[en] Approximations simply to be evaluated with B = [0.05 <= THETA <= 0.7; 0.01 <= b <= 25] and a maximum relative error not exceeding 3.3 x 10-5 are given for the function F(THETA, b) = /sub 0/∫/sup THETA/ e/sup -b sec β/ dβ often needed in shielding calculations. The methods used for determining the approximations are principally also applicable to approximating other integral functions and are therefore considered in more detail. (author)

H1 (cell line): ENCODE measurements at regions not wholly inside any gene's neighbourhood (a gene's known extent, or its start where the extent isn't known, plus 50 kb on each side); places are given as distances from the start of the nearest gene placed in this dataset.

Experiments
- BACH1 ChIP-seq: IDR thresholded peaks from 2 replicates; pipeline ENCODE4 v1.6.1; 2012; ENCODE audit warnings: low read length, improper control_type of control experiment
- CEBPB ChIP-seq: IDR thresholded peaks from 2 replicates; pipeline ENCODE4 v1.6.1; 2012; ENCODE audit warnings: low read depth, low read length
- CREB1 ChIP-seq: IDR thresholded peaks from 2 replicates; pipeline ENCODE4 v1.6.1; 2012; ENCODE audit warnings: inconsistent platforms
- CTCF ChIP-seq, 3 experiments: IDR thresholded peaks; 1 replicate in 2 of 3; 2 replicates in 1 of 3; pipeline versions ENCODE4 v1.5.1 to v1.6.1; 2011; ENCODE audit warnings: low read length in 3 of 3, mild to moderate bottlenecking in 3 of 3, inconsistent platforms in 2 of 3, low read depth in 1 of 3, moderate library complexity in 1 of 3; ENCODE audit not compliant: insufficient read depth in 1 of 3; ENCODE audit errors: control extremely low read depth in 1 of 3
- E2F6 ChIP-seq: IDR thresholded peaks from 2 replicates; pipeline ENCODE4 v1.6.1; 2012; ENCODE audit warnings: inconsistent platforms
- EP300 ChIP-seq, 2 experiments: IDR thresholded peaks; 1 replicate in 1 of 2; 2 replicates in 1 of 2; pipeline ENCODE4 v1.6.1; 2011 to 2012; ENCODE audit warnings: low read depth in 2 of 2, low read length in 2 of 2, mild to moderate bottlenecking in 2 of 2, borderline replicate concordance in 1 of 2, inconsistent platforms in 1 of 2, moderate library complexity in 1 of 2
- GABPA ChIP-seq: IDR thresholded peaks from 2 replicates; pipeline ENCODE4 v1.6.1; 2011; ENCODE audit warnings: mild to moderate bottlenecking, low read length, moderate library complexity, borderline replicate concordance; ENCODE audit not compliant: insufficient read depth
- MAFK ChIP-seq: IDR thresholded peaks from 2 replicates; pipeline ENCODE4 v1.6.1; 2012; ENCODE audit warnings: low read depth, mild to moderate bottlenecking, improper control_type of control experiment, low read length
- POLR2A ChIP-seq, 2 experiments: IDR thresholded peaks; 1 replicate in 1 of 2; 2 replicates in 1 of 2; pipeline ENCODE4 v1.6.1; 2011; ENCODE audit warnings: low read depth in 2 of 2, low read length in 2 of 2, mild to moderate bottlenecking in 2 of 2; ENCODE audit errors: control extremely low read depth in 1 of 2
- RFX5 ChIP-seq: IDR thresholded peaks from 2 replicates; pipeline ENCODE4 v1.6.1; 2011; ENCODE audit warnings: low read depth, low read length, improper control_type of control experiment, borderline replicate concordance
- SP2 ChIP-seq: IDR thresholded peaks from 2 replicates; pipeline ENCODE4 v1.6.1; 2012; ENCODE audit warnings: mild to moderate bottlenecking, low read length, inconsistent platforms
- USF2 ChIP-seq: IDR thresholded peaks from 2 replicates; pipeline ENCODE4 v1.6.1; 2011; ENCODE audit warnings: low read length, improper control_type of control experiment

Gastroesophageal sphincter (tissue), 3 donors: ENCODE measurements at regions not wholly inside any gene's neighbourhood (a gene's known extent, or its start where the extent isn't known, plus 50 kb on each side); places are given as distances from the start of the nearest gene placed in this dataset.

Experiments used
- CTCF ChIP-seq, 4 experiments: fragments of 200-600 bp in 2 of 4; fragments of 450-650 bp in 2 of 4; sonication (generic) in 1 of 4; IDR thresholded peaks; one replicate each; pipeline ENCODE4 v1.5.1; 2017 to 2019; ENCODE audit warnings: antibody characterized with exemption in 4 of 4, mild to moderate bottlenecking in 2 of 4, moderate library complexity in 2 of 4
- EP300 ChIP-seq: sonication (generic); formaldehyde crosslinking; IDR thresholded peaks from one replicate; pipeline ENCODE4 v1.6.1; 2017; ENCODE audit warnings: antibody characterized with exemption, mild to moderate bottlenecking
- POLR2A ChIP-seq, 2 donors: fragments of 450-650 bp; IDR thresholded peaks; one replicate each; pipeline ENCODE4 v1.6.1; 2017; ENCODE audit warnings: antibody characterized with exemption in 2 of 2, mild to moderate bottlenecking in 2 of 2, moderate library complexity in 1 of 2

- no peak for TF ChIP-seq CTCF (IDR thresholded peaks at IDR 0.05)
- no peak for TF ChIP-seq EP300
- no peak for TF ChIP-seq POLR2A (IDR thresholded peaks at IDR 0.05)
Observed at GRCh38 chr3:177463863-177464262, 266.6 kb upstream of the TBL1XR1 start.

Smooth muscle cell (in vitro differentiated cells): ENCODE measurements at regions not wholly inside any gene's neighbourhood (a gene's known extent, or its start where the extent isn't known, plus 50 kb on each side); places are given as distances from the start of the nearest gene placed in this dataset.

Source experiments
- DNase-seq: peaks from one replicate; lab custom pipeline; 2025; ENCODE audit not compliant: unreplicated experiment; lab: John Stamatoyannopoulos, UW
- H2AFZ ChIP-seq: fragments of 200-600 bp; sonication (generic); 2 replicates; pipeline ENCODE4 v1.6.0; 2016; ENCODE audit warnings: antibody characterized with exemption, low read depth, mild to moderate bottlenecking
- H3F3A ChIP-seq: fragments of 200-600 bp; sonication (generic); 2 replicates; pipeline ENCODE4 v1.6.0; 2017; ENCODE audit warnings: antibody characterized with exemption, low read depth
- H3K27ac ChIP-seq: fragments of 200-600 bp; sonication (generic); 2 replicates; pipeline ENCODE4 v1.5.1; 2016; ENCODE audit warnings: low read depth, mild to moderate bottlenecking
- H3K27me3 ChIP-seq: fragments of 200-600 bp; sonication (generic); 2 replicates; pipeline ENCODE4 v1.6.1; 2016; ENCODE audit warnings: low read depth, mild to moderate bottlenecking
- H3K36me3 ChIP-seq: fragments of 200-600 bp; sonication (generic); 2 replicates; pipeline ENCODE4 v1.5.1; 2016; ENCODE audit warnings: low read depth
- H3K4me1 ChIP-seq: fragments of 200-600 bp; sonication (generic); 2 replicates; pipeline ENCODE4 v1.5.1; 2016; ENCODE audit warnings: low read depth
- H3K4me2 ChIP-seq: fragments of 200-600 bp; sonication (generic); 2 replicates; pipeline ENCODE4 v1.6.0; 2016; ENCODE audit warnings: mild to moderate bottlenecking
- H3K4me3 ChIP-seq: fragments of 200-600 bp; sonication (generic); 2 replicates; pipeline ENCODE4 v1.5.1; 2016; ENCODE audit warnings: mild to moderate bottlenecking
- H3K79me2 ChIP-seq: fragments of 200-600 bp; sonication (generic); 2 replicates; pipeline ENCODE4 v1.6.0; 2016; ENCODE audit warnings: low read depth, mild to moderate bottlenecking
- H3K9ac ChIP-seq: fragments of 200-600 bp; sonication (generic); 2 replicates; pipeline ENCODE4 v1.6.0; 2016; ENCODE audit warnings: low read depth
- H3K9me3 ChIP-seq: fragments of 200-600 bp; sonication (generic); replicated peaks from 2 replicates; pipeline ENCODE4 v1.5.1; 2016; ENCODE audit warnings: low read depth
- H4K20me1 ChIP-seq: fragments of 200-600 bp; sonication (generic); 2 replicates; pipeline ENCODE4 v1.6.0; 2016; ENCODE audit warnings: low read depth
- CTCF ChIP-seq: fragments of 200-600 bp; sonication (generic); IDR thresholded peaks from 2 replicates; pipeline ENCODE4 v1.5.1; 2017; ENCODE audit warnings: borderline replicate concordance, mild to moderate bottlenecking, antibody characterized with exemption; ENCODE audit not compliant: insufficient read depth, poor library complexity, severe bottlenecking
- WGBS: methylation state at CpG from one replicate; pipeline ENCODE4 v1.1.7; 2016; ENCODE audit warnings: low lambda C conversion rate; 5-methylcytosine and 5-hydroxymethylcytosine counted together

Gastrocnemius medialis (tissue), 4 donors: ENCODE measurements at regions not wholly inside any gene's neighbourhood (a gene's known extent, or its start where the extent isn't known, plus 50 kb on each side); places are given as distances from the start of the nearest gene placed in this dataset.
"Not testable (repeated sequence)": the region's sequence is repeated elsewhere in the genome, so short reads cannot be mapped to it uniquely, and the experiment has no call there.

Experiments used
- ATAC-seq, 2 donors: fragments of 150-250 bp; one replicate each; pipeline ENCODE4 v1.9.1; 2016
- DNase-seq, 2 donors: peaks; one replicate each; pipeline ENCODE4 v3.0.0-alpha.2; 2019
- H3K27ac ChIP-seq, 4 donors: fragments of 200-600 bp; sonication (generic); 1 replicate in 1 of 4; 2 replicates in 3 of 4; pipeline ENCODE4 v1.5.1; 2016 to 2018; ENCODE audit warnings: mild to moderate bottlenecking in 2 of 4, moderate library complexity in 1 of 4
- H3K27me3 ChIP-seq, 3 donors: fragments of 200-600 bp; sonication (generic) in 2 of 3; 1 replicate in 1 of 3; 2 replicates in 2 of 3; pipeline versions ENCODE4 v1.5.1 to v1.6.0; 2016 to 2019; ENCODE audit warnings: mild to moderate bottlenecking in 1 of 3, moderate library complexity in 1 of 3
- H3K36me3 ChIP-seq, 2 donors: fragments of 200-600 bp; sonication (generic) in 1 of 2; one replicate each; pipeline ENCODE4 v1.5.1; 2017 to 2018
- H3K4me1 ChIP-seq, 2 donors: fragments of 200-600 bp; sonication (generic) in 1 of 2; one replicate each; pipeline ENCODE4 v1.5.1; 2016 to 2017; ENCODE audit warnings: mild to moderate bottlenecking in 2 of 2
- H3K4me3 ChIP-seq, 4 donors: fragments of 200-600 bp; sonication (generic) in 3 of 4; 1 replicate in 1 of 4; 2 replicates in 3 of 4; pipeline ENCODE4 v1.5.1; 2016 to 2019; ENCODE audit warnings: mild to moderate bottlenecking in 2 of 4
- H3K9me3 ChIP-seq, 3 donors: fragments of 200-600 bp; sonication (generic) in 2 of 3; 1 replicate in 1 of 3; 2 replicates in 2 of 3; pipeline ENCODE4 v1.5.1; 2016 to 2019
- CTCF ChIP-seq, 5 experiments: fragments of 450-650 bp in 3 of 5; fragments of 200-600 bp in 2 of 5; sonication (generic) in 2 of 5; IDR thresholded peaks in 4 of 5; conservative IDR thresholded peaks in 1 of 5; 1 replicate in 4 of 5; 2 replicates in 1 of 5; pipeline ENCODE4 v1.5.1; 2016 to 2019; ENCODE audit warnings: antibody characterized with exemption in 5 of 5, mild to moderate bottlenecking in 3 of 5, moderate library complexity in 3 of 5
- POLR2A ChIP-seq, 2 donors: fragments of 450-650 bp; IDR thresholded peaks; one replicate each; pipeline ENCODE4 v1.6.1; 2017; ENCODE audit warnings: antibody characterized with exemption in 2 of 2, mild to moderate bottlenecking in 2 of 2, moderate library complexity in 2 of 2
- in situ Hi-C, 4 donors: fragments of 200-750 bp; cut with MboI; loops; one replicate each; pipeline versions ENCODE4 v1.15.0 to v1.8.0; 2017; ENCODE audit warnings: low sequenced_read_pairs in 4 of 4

[en] The point-kernel method is a widely used practical tool in shielding design. In the point-kernel approach the desired quantity (flux, fluence, or dose equivalent) is obtained by multiplying the part of the quantity resulting from uncollided flux with the parameter called buildup factor which accounts for the scattered radiation inside the shielding medium. It is therefore clear that the accuracy of the final result is highly dependent on the accuracy of the buildup factors used in the calculations. Although buildup factors have been widely used for F067 - ray shielding calculations, their application for neutron transport simulations is very limited. Recently a novel approach, based on support vector regression (SVR) technique, for multi-layer buildup factor calculation has been proposed and tested for F067 - ray shielding calculations, while for neutron shielding calculations some initial analyses have been conducted. Initial tests of the SVR model on mono-layer shields revealed that the relative average deviation (RAD) from the reference data (obtained by Monte Carlo calculation) in the estimation of F067-ray buildup factors is 5.8 percent with maximum deviation of 34 percent observed for water shield 5.21 mfp thick at incident F067-ray energy of 0.5 MeV. RAD for double-layer shields was 9.7 percent with maximum deviation of 68.77 percent observed for a shield comprised of 1.17 mfp of water and 5.75 mfp (mean free path) of iron, at 7.25 MeV F067-ray energy. RADs for triple-layer and quadruple-layer shields were 24.3 percent and 29.7 percent, respectively. The initial tests illustrate clear potential of the novel SVM approach to the F067-ray buildup factor determination. The physical complexity of the neutron radiation transport and the experience gained while developing the F067-ray model indicate that the development of the SVR neutron buildup factor model is possible but would also require intensive research of the learning technique itself. (author).